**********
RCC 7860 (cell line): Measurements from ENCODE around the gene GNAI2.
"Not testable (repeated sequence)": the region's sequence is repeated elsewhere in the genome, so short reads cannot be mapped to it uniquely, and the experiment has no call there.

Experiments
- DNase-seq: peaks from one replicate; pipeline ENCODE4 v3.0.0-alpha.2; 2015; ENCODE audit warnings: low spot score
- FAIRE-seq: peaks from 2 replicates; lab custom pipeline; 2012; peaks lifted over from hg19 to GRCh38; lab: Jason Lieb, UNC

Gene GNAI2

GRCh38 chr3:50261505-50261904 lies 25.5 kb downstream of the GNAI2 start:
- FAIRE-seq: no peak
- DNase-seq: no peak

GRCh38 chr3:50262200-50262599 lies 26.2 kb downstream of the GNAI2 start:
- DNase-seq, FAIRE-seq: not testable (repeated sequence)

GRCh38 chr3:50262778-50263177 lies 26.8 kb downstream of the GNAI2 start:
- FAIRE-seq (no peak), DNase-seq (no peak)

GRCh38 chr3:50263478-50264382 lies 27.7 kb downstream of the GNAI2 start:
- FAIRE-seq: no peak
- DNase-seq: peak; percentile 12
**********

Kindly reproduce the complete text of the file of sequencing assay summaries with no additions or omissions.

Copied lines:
RCC 7860 (cell line): Measurements from ENCODE around the gene GNAI2.
"Not testable (repeated sequence)": the region's sequence is repeated elsewhere in the genome, so short reads cannot be mapped to it uniquely, and the experiment has no call there.

Experiments
- DNase-seq: peaks from one replicate; pipeline ENCODE4 v3.0.0-alpha.2; 2015; ENCODE audit warnings: low spot score
- FAIRE-seq: peaks from 2 replicates; lab custom pipeline; 2012; peaks lifted over from hg19 to GRCh38; lab: Jason Lieb, UNC

Gene GNAI2

GRCh38 chr3:50261505-50261904 lies 25.5 kb downstream of the GNAI2 start:
- FAIRE-seq: no peak
- DNase-seq: no peak

GRCh38 chr3:50262200-50262599 lies 26.2 kb downstream of the GNAI2 start:
- DNase-seq, FAIRE-seq: not testable (repeated sequence)

GRCh38 chr3:50262778-50263177 lies 26.8 kb downstream of the GNAI2 start:
- FAIRE-seq (no peak), DNase-seq (no peak)

GRCh38 chr3:50263478-50264382 lies 27.7 kb downstream of the GNAI2 start:
- FAIRE-seq: no peak
- DNase-seq: peak; percentile 12